AKUDZWE ELSIE CHIWA

Artist Room

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EXHIBITION TEXT

21.08.20 – 18.09.20

Cape Town

Artist Rooms is a new feature of SMAC Gallery’s exhibition programme. Created in response to art fairs and exhibitions being postponed globally as a result of the global Covid-19 pandemic, Artist Rooms creates a space of experimentation and easier work flow to accommodate for these restrictions.

The contrapuntal: Multiple forms of retelling a personal history in Akudzwe Elsie Chiwa’s Nocturnes (2020)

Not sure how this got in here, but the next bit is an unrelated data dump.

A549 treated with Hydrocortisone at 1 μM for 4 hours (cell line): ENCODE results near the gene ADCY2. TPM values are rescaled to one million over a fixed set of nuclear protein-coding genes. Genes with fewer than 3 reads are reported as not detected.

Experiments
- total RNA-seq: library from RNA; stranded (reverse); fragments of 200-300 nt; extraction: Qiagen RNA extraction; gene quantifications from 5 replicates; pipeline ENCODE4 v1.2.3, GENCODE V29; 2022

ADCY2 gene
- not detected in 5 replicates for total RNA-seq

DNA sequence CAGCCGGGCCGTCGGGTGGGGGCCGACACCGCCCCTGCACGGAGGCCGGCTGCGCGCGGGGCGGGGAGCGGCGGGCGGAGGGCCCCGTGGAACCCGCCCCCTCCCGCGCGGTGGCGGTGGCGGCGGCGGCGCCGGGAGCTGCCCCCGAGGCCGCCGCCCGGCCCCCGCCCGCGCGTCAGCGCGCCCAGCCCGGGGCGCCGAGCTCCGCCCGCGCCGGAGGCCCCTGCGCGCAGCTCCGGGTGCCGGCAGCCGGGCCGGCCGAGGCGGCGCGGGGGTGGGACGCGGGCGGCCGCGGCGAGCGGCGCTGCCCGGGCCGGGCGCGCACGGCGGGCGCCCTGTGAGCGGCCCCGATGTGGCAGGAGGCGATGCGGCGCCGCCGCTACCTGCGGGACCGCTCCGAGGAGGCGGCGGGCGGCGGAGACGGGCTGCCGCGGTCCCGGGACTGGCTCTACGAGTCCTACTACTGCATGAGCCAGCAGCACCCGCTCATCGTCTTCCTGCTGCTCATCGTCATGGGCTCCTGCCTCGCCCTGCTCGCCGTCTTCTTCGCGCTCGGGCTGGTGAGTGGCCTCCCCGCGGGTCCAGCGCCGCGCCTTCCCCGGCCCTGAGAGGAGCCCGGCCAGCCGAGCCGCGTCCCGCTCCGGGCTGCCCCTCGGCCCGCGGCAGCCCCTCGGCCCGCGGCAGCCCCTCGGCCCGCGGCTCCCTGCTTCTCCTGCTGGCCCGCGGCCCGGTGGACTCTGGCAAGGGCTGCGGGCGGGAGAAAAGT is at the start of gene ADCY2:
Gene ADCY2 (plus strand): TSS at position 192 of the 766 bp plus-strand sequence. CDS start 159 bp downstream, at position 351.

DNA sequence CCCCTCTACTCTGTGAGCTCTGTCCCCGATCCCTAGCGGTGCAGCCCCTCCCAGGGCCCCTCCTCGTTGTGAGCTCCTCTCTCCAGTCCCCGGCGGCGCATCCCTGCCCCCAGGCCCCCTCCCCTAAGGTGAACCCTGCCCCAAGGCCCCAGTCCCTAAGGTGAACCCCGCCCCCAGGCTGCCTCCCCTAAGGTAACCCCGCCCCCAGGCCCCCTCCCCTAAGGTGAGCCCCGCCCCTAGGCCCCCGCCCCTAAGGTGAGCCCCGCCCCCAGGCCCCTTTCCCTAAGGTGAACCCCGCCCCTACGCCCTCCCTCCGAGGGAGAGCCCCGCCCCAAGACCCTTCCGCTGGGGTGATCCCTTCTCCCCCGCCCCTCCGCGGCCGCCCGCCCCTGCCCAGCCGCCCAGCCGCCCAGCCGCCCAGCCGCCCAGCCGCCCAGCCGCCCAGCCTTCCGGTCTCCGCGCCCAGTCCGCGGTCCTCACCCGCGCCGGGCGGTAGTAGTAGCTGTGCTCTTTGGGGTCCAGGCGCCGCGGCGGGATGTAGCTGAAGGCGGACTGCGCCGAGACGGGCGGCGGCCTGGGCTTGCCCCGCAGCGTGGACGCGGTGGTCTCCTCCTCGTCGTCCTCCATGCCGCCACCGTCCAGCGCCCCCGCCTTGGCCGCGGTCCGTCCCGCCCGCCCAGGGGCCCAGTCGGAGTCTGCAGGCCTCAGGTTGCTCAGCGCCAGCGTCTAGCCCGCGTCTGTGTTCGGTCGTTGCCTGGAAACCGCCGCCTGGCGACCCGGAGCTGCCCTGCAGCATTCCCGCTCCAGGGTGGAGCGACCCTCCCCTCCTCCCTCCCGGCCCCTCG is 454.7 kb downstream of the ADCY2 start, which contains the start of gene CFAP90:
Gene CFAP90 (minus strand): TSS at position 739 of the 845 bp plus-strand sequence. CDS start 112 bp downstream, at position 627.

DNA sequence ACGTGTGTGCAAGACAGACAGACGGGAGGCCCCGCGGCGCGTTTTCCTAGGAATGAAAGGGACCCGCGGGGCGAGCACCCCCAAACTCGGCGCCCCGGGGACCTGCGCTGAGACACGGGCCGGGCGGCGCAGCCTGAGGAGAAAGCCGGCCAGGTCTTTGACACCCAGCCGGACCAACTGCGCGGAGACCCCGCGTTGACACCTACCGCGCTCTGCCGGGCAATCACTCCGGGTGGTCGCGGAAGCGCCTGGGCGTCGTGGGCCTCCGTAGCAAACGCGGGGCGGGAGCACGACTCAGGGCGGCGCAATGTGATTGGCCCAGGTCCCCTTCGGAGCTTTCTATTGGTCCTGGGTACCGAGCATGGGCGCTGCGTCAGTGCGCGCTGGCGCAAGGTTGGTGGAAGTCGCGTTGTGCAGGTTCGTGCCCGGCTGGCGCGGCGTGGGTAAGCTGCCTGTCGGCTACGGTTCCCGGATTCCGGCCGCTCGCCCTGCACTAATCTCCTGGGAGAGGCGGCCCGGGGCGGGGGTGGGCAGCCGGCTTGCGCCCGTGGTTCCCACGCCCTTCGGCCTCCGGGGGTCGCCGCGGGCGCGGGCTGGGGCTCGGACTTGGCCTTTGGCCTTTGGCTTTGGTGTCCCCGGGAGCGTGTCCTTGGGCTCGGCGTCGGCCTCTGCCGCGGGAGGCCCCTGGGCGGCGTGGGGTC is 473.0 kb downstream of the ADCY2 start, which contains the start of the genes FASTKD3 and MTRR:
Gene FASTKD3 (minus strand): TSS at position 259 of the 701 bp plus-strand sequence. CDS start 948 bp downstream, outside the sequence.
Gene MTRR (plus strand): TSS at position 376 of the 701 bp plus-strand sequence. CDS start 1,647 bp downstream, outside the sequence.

This body of work began – Chiwa tells me – as many projects towards the end of March 2020 began: in quarantine. Making sense of a global health pandemic that has effectively altered our whole lives – mainly because of the unsustainability of capitalism; yet in the classical hegemonic framework of articulatory neutralisations, we are finding (techno-capitalistic) innovative ways to both resist the virus and adjust our lives around its many inconveniences. However, lives are still being lost and this has come at insurmountable socio-political, economical and psychological injustices disproportionately disadvantaging especially poor Black people and minority groups all over the world. With this in mind, enter somnium Luna noctis (The moon night’s dream – kurota kwemwedzi husiku) which starts as an excavation of Chiwa’s teenage traumas, that amongst others, includes seeing members of her immediate family ravaged by another global health crisis: HIV/Aids in the early 2000s in Zimbabwe. These memories that are especially conjured up in the nighttime, spliced by the nostalgia of the joys that came with these traumatic events, is that of 16-year-old Chiwa playing the piano for her Mainini whose HIV/Aids ailments eased when she heard classical nocturnes Chiwa learned to play strictly by ear.